Capital Markets

Negative outlook hits National Bank stock

National Bank CEO Wilfred Mutuku Musau. PHOTO | SALATON NJAU
National Bank CEO Wilfred Mutuku Musau. PHOTO | SALATON NJAU 

Analysts are forecasting a bleak outlook for State-backed National Bank of Kenya (NBK) saying the lender is yet to resolve issues such as capital raising, rising volume of toxic loans and upholding corporate governance rules.

The NBK touched a one-year low of Sh6.00 per share during trading on Wednesday, but edged up to close at a volume-weighted average price of Sh6.50 apiece.

Cytonn Investments has valued National Bank’s stock at Sh2.70 apiece, less than half of the counter’s current price, representing a downside of 58 per cent for investors.

Eric Munywoki, head of research at Sterling Capital, also projected a negative view of NBK saying the mid-sized lender needs to unlock a rights issue, which has been on the cards for the last three years.

“The bank is yet to show the strategy of capital raising and is currently below the minimum statutory requirement, which has also limited its capacity to lend,” said Maurice Oduor, investment manager at Cytonn.


“There is no clear strategy on how they intend to diversify their income streams and especially with net interest income coming under pressure as a result of the enactment of Banking Amendment Act.”

The NBK’s total capital to total risk-weighted assets ratio stood at 13.2 per cent as at June 2016, which is 1.3 percentage points below the Central Bank of Kenya statutory minimum of 14.5 per cent.

Mr Munywoki said despite the appointment of acting boss Wilfred Mutuku Musau as substantive NBK chief executive last week, the lender needs to address structural challenges of liquidity and capital.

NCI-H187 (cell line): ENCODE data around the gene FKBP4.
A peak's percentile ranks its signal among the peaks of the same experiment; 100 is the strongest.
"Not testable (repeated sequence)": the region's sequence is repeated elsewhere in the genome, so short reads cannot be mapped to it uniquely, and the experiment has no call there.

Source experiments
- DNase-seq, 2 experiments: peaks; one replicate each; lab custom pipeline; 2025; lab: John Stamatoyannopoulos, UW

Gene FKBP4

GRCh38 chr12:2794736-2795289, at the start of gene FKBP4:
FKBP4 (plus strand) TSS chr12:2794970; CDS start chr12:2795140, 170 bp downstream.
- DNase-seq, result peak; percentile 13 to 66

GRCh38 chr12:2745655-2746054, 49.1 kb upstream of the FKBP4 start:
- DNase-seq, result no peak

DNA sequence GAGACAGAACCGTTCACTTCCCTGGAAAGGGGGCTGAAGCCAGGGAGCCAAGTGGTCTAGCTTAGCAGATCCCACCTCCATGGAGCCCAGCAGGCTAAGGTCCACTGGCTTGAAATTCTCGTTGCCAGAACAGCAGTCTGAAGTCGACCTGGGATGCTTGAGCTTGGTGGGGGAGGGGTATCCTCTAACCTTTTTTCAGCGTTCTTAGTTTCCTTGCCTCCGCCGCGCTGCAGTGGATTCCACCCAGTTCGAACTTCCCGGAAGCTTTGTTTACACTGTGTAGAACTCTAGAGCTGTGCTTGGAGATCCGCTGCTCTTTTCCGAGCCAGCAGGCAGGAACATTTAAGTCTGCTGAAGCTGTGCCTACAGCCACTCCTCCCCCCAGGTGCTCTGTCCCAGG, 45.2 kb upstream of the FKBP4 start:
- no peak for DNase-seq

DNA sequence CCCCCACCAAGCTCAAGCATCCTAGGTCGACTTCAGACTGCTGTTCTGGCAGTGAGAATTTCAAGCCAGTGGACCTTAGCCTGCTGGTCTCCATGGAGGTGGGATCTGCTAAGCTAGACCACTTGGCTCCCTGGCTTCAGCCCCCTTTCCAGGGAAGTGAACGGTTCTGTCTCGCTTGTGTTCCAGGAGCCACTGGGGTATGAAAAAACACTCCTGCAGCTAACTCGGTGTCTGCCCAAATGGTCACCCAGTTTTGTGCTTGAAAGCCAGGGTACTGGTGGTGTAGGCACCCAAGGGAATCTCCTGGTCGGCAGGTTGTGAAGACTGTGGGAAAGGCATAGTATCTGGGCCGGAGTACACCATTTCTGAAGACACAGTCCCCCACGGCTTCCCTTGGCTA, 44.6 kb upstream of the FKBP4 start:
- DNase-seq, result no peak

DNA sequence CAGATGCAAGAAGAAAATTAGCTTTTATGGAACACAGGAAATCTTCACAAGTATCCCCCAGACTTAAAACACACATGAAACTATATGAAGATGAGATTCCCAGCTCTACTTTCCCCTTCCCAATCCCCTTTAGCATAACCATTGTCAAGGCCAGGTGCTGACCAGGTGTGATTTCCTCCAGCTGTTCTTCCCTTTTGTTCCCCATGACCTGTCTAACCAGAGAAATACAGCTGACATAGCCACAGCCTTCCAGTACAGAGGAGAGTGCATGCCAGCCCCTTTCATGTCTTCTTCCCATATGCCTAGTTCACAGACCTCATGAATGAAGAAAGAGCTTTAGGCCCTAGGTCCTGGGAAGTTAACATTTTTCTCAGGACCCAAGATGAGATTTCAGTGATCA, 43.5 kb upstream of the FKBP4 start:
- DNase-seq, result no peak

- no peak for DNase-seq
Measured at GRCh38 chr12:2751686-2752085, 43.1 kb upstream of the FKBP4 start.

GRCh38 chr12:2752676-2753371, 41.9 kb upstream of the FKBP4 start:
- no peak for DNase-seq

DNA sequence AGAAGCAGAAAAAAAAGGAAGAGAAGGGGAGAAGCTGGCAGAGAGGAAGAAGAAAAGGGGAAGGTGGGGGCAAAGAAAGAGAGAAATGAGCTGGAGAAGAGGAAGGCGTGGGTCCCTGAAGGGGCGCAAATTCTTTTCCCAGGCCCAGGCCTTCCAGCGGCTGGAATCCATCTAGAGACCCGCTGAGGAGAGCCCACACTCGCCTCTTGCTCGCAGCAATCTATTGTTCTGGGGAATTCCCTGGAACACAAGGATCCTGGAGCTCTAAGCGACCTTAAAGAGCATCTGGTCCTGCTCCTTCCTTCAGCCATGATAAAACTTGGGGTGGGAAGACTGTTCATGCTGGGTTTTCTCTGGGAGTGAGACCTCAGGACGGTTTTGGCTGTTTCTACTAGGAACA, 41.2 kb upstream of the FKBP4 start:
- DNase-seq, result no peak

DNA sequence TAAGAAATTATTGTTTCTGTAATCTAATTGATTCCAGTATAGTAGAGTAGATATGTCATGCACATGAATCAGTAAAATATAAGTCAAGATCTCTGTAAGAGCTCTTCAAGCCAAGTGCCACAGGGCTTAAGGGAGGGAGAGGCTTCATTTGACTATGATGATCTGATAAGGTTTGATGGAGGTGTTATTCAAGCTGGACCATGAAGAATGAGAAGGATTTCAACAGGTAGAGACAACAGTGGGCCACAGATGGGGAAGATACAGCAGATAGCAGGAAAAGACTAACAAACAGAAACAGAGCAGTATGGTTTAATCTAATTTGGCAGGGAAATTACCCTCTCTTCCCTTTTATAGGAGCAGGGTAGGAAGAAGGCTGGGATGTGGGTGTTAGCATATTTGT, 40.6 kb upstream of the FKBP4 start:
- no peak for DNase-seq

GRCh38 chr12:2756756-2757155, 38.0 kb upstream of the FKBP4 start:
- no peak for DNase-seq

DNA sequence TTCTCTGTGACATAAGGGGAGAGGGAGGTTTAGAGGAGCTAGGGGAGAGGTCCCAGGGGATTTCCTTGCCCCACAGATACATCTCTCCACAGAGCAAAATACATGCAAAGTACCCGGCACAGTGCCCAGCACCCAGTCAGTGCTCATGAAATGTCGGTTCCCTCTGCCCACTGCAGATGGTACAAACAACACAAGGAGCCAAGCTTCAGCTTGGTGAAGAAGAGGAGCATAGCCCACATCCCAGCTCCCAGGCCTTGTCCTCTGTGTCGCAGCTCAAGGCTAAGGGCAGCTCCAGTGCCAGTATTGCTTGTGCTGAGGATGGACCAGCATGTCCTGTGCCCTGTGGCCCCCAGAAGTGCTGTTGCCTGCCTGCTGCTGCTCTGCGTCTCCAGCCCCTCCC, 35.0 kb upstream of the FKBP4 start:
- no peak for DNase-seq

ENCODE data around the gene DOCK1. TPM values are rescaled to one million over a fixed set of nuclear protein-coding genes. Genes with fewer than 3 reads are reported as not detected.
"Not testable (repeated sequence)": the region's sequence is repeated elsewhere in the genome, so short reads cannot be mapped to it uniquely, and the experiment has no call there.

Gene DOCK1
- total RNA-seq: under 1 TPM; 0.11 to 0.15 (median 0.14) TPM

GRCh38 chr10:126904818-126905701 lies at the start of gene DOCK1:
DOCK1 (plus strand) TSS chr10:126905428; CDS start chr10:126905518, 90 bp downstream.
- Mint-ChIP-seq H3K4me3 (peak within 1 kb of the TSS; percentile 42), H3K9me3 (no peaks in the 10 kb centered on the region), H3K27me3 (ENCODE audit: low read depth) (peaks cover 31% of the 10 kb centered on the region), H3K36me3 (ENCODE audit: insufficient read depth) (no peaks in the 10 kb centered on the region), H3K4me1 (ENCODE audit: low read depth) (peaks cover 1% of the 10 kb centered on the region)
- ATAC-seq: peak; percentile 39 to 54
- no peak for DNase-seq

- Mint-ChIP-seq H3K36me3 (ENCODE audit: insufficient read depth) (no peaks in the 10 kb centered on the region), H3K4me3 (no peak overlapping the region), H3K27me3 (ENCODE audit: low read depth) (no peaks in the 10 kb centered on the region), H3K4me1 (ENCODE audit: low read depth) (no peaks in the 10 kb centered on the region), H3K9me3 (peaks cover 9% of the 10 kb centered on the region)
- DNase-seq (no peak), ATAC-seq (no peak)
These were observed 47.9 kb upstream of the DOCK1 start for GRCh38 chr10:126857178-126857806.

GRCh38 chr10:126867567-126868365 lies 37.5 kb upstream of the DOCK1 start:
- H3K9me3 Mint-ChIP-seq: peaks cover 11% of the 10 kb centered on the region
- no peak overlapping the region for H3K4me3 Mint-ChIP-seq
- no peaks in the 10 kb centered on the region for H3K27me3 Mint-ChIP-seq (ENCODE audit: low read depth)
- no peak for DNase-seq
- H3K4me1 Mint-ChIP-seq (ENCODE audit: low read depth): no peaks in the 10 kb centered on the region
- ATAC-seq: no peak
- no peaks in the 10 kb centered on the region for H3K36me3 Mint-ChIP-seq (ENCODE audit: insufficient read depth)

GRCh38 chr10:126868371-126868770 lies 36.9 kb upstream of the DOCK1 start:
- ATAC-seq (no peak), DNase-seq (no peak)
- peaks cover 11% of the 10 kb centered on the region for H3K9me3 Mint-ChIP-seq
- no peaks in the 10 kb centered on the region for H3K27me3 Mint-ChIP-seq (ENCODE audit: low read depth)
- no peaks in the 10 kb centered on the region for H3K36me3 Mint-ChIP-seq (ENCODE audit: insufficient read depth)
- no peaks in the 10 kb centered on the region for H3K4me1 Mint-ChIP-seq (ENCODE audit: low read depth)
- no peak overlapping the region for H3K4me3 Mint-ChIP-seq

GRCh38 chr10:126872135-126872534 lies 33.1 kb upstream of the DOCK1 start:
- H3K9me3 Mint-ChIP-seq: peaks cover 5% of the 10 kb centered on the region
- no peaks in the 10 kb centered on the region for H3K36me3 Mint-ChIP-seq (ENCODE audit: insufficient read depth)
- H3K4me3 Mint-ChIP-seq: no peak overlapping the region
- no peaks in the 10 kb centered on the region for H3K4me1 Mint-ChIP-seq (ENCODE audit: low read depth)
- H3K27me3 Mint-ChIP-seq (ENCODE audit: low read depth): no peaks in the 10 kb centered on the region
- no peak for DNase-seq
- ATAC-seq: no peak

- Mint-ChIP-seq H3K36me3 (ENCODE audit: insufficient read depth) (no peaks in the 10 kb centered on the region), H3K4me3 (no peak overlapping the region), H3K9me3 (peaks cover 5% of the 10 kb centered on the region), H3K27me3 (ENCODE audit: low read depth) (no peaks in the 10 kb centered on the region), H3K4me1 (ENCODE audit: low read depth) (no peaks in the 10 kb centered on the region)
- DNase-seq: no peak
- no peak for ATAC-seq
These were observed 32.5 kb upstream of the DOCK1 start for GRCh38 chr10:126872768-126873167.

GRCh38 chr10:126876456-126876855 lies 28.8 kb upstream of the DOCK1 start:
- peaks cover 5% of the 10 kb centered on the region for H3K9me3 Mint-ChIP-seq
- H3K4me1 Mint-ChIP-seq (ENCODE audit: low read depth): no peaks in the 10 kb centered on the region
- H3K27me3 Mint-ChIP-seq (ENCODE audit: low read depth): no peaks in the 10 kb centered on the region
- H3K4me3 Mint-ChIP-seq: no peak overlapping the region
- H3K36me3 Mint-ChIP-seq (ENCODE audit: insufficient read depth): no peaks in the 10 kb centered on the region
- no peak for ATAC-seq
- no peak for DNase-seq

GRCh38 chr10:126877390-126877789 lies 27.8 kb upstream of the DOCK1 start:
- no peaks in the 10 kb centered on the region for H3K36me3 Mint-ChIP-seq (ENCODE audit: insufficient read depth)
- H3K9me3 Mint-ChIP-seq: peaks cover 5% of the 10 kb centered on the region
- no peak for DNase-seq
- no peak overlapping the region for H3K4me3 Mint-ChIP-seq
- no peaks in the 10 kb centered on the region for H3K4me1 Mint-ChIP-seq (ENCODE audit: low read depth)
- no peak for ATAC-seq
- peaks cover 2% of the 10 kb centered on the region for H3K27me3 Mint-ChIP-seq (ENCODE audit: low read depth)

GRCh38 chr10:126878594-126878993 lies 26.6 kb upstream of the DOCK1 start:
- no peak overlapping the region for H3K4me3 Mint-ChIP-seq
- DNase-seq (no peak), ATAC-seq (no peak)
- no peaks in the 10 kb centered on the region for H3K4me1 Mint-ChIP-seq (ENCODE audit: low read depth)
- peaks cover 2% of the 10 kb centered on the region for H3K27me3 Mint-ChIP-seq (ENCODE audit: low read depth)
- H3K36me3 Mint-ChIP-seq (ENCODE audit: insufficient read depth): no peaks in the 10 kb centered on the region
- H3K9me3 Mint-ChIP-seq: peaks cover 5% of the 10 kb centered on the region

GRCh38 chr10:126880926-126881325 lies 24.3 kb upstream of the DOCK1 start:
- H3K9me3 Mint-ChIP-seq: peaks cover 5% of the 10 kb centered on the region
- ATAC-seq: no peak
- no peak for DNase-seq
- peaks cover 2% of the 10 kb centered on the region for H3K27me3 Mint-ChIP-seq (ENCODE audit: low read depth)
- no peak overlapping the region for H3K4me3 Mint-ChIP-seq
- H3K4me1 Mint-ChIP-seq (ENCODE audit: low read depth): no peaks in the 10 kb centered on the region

“The challenge for the last three years is liquidity and holding the planned rights issue to raise capital. They can also go for tier II funding in the form of bonds or engage development finance institutions,” he told the Business Daily in an interview.

Shareholders’ approved a Sh13 billion rights issue in June 2013 but the capital raising plan ran into headwinds after the government declined to take up its rights amid differences on the fate of the bank’s preference shares.

State-run pension scheme National Social Security Fund is the largest shareholder at NBK with a 48.05 per cent stake while the Treasury directly owns 22.5 per cent of the bank.

Standard Investment Bank said it had stopped coverage of National Bank due to an opaque management team and continued pussyfooting on raising capital.

“We currently do not cover NBK because of poor access to management and lack of capital structure clarity,” SIB said in response to our queries.

National Bank, which acrimoniously sacked chief executive Munir Sheikh Ahmed in April, reported net profit in the half year to June tumbled to Sh311.2 million from Sh1.7 billion in 2015.

The volume of bad loans more than quadrupled to Sh27.3 billion in the period under review.

“All these put together do not support positive outlook for NBK and it is a bank that will struggle and more so as the banking sector becomes more competitive with distinguishing factor going forward being efficient service delivery  through alternative channels,” Cytonn said.